With the proliferation of antiseptic mall-sized ultra-modern mansions and cookie cutter “modern farmhouses,” with their acres of white walls, miles of pale French oak floors and vast walls of disappearing glass, the extravagant, playfully flamboyant more-is-better Bel Air compound of corporate housing magnate Howard Ruby and late actress-turned-artist Yvette Mimieux is a much-welcomed architectural and decorative antidote. Famous for his head-in-the-clouds more-is-more aesthetic, late and influential set designer and decorator Tony Duquette would certainly approve.
An L.A. native who passed in January, at 80, Mimieux was discovered in the late 1950s while horseback riding in the Hollywood Hills. She went on to appear in dozens of television shows and films, including “Where the Boys Are” (1960) and “Light in the Piazza” (1962). In 1964 she earned a Golden Globe nomination when she became what’s believed to be the first woman to bare her belly button on American TV when she guest-starred on “Dr. Kildare.”
After her 1986 marriage to Ruby, wealthy co-founder of Oakwood Worldwide, a provider of furnished short-term rentals, the fiercely private Mimieux, a globe-trotting collector of art and antiques, appeared on screen just twice more, in a 1990 “Perry Mason” TV movie and, her final role, in 1992, as a “thinly disguised” Ivana Trump in the high-camp Jackie Collins miniseries “Lady Boss.”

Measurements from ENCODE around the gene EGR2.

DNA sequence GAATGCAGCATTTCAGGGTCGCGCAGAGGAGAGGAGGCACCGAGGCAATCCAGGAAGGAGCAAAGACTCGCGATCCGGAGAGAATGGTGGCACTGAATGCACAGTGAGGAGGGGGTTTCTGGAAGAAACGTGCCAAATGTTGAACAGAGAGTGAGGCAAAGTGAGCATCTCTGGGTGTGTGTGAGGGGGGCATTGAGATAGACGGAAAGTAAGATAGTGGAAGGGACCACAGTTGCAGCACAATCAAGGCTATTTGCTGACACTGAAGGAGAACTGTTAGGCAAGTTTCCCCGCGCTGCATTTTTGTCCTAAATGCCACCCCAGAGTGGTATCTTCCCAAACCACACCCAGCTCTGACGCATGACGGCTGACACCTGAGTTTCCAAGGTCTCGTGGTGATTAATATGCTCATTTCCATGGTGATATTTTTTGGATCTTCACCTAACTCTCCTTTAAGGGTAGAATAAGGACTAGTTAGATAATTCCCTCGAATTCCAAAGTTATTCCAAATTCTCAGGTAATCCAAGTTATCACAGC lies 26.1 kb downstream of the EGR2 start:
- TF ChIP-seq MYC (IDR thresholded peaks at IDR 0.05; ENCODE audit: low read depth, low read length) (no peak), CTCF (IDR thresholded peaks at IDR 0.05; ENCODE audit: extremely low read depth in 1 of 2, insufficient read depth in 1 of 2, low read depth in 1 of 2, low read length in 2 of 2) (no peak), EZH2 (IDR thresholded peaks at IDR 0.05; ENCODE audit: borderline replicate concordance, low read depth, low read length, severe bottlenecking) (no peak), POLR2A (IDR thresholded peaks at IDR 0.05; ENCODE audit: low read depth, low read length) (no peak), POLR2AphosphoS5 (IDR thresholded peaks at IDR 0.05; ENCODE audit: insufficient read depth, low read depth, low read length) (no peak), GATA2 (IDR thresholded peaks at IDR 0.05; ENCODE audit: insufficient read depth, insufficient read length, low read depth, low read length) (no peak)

In recent years, Mimieux and Ruby pursued their personal passions and, though still very much in love, he told Mansion Global last year, lived separately; Ruby, who sold his stake in Oakwood several years ago, lost his sight and moved to his boat in Marina Del Rey, while Mimieux traveled frequently and, when in town, resided in the residence-turned-art studio next door to the Bel Air compound’s main house.
Dubbed Il Sogno (“The Dream”), the main residence was offered last year with an asking price of $45 million. And now, since Mimieux’s passing, the entire one-of-a-kind compound has come available at $49.5 million. The property is listed with a trio of powerhouse Platinum Triangle real estate movers and shakers: Linda May of Linda May Properties, Kurt Rappaport of Westside Estate Agency, and Jade Mills of Coldwell Banker Realty.